I'm still looking for a long-term rolling release distro that suits all my criteria for tech-support of my family/friends linux circle, so I can port my Mimetic desktop settings over and never have to re-install ever again. I'm currently on Lubuntu, which would be the perfect distro if only for that LTS fixed-release issue. I simply cannot deal with the upgrade issues of approx 20 'puters every 3+/- years (the LTS period of Lubuntu), and I sure can't be completely re-installing entire OSes. The whole point of my Mimetic desktop was to create a "something for everyone" desktop that allowed me to focus my efforts on a single target for tech support. And I'd say this strategy has been working wonderfully so far, but sometime in the next 12 months or so, my base LTS will force the issue.
So I've been experimenting with various rolling releases in VBox VMs to see what is viable. I've looked at the obvious candidates, such as Arch and their derivatives. I personally like Arch, and the "vanilla" approach to Arch packages, but I just don't see it as a solution for my tech support requirements. The lack of a GUI software component is a problem, IMO, for beginning users; Octopi and Pacman are excellent, but not sure I can move users to that path. And the frequency of Arch updates is a double-edged sword that I fear will CAUSE more tech support issues than it solves. So, no Arch, nor derivatives... Other source-based distros, such as Redcore, Sabayon, etc... are out for similar reasons.
Which leaves only DEB-based and RPM-based distros. I'm much more familiar and comfortable within the Debian family, and given the prevalence of Debian, seems like that's an easy decision. But Debian and rolling release is a tricky combination, IMO. Debian has to be one of the most conservative distros on the planet...rock solid, but comprised of dated offerings. Rolling release is the opposite....Sid repos seem to be a wild, wild west of cutting edge software...equal parts "quick breakage" and "quick fix". I REALLY like Siduction LXQt, and it's been pretty darn stable for me; but even Siduction devs warn that Siduction shouldn't be used on production machines and to expect some breakage. Furthermore, Siduction's update process to exit to a terminal emulator, login as root and init 3, dist-upgrade seems like a horror movie scenario for my users that will result in either (a) numerous tech support for completely borked systems or ( b ) systems that NEVER get updated. So Siduction is out, no matter how much I like it for me!
It seems my requirements fight each other....until I learned that there are some Debian rolling-release distros based on "Testing" repos! Is this the holy grail for me? Trailing edge software...more up-to-date than Debian's dated offerings, but more stable than Sid repos? This is how I stumbled onto Kali, Mint LMDE, BunsenLabs, and most recently, Sparky!
Tried the first 3 in VMs and all have a deal-killer flaw somewhere in their user-space, IMO. But Sparky...seems like the holy grail?! I've been getting update notifications 2-3 times a week, and they are difficult to ignore. In fact, it's easier to click once and allow the update, whereas it's 2-3 clicks to put it off until later. Furthermore, the updates happen within the GUI of desktop user-space. Could it be any simpler for a beginner-level user to stay up-to-date on their system, and since the Sparky rolling-release repos are based on Testing, and further massaged by Sparky devs, I'm not seeing any updates (so far...knock on wood) that are threatening the desktop. This appears to be a model that emulates the Arch>Manjaro ecosystem, wherein Manjaro is about 2 weeks behind Arch due to the massaging of packages for Manjaro. I actually LIKE this model, as I see an extra layer of stability on a rolling distro..."trailing edge" rather than cutting edge.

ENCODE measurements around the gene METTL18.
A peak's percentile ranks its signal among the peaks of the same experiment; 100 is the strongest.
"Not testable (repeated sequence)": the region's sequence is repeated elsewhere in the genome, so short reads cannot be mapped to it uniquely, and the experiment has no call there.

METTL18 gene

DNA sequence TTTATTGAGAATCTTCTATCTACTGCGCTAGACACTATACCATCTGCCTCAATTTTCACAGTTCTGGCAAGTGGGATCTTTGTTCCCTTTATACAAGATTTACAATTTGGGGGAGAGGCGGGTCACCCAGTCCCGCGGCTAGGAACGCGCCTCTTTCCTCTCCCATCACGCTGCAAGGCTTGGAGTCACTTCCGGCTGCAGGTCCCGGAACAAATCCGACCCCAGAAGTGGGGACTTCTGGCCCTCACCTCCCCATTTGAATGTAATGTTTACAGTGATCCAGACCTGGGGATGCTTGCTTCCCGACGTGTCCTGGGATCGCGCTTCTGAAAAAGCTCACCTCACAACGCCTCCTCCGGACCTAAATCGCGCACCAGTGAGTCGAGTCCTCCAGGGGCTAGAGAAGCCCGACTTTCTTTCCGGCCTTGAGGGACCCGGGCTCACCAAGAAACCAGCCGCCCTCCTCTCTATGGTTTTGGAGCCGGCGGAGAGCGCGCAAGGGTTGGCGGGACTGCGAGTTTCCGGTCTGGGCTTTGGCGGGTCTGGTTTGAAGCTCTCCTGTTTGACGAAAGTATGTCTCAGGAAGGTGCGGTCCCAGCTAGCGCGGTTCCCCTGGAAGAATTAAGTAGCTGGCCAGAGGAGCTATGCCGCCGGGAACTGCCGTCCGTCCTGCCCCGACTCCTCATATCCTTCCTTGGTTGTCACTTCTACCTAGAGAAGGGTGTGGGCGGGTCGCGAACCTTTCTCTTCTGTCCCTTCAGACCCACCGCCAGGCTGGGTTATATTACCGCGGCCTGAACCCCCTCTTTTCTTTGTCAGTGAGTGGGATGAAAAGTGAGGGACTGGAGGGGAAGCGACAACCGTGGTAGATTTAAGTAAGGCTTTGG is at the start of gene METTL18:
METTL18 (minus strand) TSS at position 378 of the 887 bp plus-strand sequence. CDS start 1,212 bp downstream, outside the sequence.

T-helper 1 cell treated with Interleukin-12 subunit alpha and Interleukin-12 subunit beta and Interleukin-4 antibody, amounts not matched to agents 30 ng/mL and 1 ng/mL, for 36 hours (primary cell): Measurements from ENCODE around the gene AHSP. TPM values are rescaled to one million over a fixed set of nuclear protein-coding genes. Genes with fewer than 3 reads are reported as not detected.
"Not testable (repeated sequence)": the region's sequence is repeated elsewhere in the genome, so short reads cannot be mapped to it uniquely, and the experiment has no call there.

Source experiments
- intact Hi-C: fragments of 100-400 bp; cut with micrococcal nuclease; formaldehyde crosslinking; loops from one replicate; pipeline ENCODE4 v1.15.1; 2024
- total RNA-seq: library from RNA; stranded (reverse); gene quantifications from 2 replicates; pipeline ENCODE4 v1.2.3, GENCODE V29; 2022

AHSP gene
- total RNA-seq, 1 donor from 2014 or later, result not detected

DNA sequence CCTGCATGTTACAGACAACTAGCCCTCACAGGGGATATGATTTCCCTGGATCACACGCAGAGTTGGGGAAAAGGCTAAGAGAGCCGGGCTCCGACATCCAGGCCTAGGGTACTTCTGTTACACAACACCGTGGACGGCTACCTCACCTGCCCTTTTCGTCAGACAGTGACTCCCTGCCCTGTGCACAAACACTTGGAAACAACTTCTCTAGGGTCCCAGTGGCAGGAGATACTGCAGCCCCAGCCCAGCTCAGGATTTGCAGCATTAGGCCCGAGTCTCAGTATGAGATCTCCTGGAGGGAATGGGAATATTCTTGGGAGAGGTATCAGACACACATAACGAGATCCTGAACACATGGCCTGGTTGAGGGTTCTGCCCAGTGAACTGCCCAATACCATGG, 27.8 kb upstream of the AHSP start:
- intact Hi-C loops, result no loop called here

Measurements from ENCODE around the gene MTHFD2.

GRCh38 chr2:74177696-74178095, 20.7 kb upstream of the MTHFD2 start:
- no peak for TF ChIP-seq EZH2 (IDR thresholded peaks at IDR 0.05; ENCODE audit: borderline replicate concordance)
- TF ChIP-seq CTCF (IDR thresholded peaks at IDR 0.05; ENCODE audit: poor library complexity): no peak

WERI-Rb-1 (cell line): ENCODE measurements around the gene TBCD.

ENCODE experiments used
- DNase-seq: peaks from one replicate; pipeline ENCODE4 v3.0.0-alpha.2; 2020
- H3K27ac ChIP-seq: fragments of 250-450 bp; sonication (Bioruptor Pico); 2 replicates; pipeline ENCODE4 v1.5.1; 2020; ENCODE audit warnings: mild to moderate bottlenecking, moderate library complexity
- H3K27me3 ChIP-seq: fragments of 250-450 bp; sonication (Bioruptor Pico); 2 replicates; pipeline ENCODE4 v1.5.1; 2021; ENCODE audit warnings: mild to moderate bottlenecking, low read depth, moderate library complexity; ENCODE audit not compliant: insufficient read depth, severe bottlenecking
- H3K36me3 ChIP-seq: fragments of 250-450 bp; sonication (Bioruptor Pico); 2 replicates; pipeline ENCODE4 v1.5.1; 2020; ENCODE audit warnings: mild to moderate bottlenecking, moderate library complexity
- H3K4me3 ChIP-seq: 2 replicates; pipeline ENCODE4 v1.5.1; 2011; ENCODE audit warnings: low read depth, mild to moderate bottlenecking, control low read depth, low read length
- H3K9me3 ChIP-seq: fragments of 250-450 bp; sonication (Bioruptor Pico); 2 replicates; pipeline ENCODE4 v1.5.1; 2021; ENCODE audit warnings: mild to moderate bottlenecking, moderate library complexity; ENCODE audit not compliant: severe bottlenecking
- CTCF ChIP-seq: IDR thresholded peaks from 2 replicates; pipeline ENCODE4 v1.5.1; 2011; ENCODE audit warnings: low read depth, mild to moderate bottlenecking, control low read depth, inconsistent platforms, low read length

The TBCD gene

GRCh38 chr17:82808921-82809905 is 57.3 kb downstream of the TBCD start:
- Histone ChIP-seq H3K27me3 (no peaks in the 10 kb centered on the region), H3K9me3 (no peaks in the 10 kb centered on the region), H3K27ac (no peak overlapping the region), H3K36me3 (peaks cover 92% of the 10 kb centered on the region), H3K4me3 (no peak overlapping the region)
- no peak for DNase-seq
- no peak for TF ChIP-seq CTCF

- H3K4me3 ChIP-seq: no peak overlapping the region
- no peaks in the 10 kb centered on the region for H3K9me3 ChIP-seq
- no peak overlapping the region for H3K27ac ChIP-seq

Long story short...I'm really digging Sparky so far and am excited about its possibilities. It's rolling release; based on Debian; has an LXQt offering (not quite ready yet, but where I want to go); a software GUI (gnome-software), with ability to use AppGrid, which I prefer; and all the software packages I'm interested in, so far; with the ability to add Debian-based repos and/or install DEB packages for anything I can't locate within Sparky repos. So I've identified MANY pros so far, with the only cons being LXQt-related, which I expect to get resolved as LXQt matures. And I expect the LXQt maturation process to accelerate once Lubuntu 18.10 drops into the real world. Lubuntu has a large user-base, so I'm expecting bug reports, triage, and fixes to happen a lot quicker, as more users=faster pace, IMO.
But back to Sparky...anyone else have experience(s) with this distro? In YOUR opinion, what are the pros and what are the cons? What did you like? NOT like? Are you still driving it? Daily or otherwise? Why or why not? Any and all feedback much appreciated! Thanks in advance!
Edited by Hedon James, 04 September 2018 - 08:47 AM.